Battle of the Stock Markets

  • Added:
    Apr 22, 2013
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Stock Market
Stock Market
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AIM vs ISDX - But which stock market should SME’s choose?
AIM: The Champion

The success of The London Stock Exchanges AIM stock market is unquestionable. The market offers smaller growing companies a destination to raise funding, both at the time of flotation and though the further issues of shares once listed. Over 3,000 companies have joined AIM since it’s inception in 1995, and AIM currently wears the crown of most successful growth stock market in the world.

AIM offers companies all the benefits of being on a world renowned junior stock market and at the same time, the market is designed with smaller growing companies in mind. This means less red tape and fewer regulatory hoops than larger stock markets.

Companies joining the market do not require a trading history to meet the entry criteria of the market, and there is no restriction on the size or profitability which a company needs to achieve before joining AIM. The London Stock Exchange, who own and regulate AIM have made the market as accessible as possible for companies. However, few start up and pre-revenue businesses will be able to attract the investor interest required to float on AIM and undertake a fundraising, as AIM investors prefer to see companies with at least some trading history and existing revenue streams.

There is no minimum amount of shares that a company has to put on AIM at the time of flotation. However, the advisor and broker costs associated with joining AIM and undertaking a fundraising are not insignificant. You can learn more about floating on the AIM Stock Market online from many available sources.

ISDX: The Challenger

In 2006 came a worthy challenger to AIM. PLUS Markets Group run by AIM’s ex-boss Simon Brickles re-branded and re-vamped the existing OFEX stock market and created the PLUS-quoted stock market. PLUS-quoted had an even more flexible approach to the entry criteria, and offered a less expensive route for smaller companies to take their first step on a UK Stock Market.

PLUS-quoted reached an important milestone in 2007 when it was granted RIE (Recognised Investment Exchange) status, thus placing it on the same level as many other stock exchanges, including AIM.

In October 2012 PLUS-quoted stock market was taken over by ICAP the world’s leading interdealer broker. ISDX is currently the third largest stock market in the UK by number of companies, behind The London Stock Exchanges Main Market and AIM. ICAP the new owners of ISDX are set to grow the number of companies listing on the market in the months ahead. Learn more about floating on the ISDX there are many good sources available online.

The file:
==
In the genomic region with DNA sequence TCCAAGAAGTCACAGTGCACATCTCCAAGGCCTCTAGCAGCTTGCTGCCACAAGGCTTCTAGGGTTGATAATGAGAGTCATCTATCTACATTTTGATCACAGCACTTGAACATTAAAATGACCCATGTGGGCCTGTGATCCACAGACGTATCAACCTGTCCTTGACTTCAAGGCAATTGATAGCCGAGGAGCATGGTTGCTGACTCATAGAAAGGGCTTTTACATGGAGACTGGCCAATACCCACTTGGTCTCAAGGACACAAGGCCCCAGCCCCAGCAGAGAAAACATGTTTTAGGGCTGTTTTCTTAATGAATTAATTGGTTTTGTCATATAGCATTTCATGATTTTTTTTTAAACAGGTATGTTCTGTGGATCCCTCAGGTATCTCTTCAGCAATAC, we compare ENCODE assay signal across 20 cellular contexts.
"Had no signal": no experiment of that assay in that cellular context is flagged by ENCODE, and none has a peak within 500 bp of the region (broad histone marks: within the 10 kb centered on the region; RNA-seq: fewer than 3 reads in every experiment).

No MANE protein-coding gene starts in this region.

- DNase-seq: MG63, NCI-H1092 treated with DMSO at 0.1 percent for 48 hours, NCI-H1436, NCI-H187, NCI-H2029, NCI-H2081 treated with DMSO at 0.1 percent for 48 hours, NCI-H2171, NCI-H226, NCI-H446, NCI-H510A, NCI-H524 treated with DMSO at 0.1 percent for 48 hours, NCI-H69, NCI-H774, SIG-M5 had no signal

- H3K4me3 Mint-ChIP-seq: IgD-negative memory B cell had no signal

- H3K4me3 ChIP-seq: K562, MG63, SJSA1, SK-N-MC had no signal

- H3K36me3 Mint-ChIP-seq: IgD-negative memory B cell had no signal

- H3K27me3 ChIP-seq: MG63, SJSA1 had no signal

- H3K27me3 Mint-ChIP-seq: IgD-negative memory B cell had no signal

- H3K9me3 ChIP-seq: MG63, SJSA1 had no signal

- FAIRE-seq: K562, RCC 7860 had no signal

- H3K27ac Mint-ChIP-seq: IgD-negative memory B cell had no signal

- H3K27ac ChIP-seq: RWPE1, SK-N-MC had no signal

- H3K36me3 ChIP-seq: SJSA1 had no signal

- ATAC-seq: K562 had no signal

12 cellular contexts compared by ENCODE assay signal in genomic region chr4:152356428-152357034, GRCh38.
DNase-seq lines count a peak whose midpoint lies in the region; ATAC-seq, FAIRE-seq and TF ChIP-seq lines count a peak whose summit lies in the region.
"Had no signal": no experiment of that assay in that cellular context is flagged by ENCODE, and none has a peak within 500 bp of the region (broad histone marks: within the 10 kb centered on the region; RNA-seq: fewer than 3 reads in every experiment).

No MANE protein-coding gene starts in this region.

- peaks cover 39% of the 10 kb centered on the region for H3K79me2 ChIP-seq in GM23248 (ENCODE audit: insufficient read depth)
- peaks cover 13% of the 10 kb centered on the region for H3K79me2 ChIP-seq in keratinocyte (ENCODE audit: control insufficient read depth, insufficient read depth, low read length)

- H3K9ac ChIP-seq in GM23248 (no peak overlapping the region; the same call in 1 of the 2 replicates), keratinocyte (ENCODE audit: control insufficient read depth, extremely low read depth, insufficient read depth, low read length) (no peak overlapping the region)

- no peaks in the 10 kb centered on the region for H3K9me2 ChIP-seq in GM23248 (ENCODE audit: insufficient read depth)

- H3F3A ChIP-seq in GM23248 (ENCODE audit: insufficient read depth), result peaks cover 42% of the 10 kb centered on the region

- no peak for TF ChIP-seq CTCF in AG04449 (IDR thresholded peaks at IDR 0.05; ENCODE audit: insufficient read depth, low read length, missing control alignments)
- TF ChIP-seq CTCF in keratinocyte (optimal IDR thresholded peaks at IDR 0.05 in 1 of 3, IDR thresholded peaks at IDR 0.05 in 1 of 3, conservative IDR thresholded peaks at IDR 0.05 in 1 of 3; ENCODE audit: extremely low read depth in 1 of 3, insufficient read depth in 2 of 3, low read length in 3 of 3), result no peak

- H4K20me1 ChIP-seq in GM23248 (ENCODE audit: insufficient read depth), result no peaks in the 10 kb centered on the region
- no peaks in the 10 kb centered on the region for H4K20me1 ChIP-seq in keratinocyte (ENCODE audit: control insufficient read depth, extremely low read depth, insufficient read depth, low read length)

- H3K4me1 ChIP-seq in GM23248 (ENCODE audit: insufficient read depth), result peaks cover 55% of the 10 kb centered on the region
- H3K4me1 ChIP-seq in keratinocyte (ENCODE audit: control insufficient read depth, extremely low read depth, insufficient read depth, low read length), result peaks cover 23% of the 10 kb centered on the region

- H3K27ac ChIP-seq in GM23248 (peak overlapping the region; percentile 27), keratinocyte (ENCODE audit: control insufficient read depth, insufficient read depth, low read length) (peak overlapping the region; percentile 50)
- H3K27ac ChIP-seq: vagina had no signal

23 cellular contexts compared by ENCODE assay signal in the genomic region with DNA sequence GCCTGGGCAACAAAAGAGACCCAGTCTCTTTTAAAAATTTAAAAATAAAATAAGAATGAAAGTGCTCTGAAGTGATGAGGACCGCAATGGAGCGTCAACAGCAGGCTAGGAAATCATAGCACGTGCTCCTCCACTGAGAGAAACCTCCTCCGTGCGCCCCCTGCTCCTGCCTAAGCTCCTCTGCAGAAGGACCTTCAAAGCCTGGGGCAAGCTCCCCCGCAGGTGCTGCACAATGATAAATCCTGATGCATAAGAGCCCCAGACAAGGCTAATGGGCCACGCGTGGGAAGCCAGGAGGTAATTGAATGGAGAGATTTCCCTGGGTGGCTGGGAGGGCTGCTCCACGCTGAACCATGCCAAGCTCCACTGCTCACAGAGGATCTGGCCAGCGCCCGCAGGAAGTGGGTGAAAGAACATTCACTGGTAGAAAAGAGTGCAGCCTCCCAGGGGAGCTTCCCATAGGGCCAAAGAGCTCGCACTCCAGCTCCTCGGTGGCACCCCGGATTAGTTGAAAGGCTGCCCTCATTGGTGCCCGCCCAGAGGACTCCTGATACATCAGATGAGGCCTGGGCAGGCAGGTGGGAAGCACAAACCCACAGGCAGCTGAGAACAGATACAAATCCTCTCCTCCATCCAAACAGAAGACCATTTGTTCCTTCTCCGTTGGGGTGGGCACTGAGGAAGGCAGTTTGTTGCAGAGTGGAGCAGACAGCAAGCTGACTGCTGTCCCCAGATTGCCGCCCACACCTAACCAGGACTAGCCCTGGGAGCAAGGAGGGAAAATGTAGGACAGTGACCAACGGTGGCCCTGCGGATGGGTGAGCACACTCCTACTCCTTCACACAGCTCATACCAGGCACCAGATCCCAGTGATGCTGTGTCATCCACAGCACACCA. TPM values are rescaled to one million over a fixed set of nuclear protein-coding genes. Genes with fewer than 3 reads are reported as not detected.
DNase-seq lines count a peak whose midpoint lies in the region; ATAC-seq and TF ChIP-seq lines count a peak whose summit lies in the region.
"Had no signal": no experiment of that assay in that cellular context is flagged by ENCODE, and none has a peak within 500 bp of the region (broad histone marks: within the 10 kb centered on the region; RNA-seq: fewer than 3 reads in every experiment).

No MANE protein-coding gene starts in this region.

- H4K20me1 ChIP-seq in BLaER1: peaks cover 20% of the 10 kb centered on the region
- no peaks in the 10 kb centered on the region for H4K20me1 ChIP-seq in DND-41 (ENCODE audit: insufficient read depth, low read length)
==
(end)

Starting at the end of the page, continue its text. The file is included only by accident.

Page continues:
The verdict

The average size of companies joining AIM has risen in recent years, and the costs of listing on AIM makes it less accessible for some the smaller companies.

ISDX, offers smaller companies a more accessible venue, with joining costs around a third of those for AIM. However, one of AIM’s key benefits is that it‘s a good market for companies to raise money on, particularly if they are acquisitive and requiring repeat fundraisings. ISDX on the other hand, currently remains predominantly a market for companies looking to raise under £3m. Therefore, for larger or repeat fundraisings, AIM remains the market of choice for companies.

Of course it is possible to use both stock markets, leveraging their own particular benefits. A number of companies have cut their teeth on PLUS (ISDX) and benefitted from the flexible regulation and low joining costs that the market offers, then moved to AIM when they require larger tranches of funding.

So for SME’s, both stock markets may have something to offer growing businesses looking for investment capital.

Author's Profile

John Holland was the former head of the UK regional operation at the London Stock Exchange, with responsibility for both AIM and The Main Market. He has been advising companies since 1995 about stock market flotation and is a regular author of company finance and stock market publications and articles in business and financial press as well as various institutions on the internet.

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